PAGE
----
"See? No problem." Cassie shooed them off.
Before Delaney could argue further, Bonnie yanked her down the hall. Cassie turned and headed the other way, keeping an eye out for signs for the bathroom. She grinned, recalling the funny restroom sign she saw while at a pub last night. It had the usual image for women of a stick figure wearing a triangle as a dress. But on this sign, the stick person for the men's room also wore a triangle — indicating a kilt. Too bad there hadn't been any men at the pub dressed in one. Contrary to her fantasy version of Scotland, hunky, shirtless guys in kilts weren't sprinkled liberally across the country.
Ah well, Cassie bet when people came to America they expected everyone to be dressed like cowboys. She wouldn't mind a cowboy either — or maybe a cowboy wearing a kilt — she'd throw money at a romance novel with that cover. An impromptu fantasy of Fergus McCoy, the Scottish Highland Cowboy, kept her happily occupied until she finally encountered a sign for the WC.
After locating the restroom, with flushing toilets and running water — thank goodness for anachronistic modern plumbing in ancient castles — Cassie took her time retracing her steps. Bonnie loved old books, but Cassie was fascinated with old places and adored touring castles and estates. She had started out as a cultural anthropology major in college, and if not for a stint she'd done sophomore year on the university cable access news show, she'd probably be teaching classes on culture and society, working alongside Bonnie, who was an English professor at a small liberal arts college in the city.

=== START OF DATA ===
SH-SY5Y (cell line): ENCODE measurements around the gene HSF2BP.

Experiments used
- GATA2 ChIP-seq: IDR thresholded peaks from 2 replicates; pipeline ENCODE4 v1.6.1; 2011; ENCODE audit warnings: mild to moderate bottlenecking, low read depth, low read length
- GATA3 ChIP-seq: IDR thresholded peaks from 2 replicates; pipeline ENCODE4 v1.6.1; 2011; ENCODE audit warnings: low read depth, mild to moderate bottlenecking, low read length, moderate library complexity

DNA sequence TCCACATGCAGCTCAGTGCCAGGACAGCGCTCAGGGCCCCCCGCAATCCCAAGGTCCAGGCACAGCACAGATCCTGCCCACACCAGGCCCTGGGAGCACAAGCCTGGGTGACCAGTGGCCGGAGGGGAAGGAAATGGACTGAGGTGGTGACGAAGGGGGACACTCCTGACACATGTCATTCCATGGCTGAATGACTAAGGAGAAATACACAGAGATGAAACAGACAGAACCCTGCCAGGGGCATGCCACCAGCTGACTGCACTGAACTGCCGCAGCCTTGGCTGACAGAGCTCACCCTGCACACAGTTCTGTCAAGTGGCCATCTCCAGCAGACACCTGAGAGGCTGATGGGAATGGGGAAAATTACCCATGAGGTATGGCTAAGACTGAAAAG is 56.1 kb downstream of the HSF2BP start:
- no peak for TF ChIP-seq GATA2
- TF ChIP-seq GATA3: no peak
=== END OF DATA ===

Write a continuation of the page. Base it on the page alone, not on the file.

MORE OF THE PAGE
That had been the original plan, but Cassie didn't regret the shift her career path had taken. She loved her job on ChiChat — well, liked it, anyway — she'd love it once she convinced Therese to let her take on more meaty topics, stories with the potential to change people's lives. And while her current role on the show had more to do with social media than social history, Cassie still enjoyed studying cultures and examining the day-to-day details of how people lived.
As she made her way back toward the library, Cassie paused in front of the rooms open for viewing. Like a life-sized dollhouse, each room was decorated in painstaking detail, filled with historical props and dramatic touches so realistic the castle felt alive, as if the inhabitants had just stepped out and would be back any moment. An antique sewing basket rested at the foot of one wing-backed chair. A secretary desk stood open, revealing a stack of letters tied with a ribbon piled next to a stationary kit, complete with feathers and a brass quill knife.